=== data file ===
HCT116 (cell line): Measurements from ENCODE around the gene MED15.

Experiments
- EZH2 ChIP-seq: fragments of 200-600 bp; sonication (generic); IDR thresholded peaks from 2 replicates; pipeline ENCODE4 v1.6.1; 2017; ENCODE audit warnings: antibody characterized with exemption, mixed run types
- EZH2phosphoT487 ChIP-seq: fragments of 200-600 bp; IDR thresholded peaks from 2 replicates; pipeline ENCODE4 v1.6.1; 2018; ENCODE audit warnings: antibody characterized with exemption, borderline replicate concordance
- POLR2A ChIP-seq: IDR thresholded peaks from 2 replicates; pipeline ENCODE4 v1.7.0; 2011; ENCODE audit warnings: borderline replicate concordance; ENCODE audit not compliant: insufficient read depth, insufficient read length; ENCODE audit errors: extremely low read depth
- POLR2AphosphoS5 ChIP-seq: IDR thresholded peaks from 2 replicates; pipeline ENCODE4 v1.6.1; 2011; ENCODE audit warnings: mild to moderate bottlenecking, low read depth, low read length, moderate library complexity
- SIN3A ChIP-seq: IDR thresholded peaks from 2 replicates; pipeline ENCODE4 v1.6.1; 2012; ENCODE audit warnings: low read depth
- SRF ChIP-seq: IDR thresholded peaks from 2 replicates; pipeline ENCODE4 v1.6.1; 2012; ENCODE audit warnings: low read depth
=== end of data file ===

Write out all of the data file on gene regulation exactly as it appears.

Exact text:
HCT116 (cell line): Measurements from ENCODE around the gene MED15.

Experiments
- EZH2 ChIP-seq: fragments of 200-600 bp; sonication (generic); IDR thresholded peaks from 2 replicates; pipeline ENCODE4 v1.6.1; 2017; ENCODE audit warnings: antibody characterized with exemption, mixed run types
- EZH2phosphoT487 ChIP-seq: fragments of 200-600 bp; IDR thresholded peaks from 2 replicates; pipeline ENCODE4 v1.6.1; 2018; ENCODE audit warnings: antibody characterized with exemption, borderline replicate concordance
- POLR2A ChIP-seq: IDR thresholded peaks from 2 replicates; pipeline ENCODE4 v1.7.0; 2011; ENCODE audit warnings: borderline replicate concordance; ENCODE audit not compliant: insufficient read depth, insufficient read length; ENCODE audit errors: extremely low read depth
- POLR2AphosphoS5 ChIP-seq: IDR thresholded peaks from 2 replicates; pipeline ENCODE4 v1.6.1; 2011; ENCODE audit warnings: mild to moderate bottlenecking, low read depth, low read length, moderate library complexity
- SIN3A ChIP-seq: IDR thresholded peaks from 2 replicates; pipeline ENCODE4 v1.6.1; 2012; ENCODE audit warnings: low read depth
- SRF ChIP-seq: IDR thresholded peaks from 2 replicates; pipeline ENCODE4 v1.6.1; 2012; ENCODE audit warnings: low read depth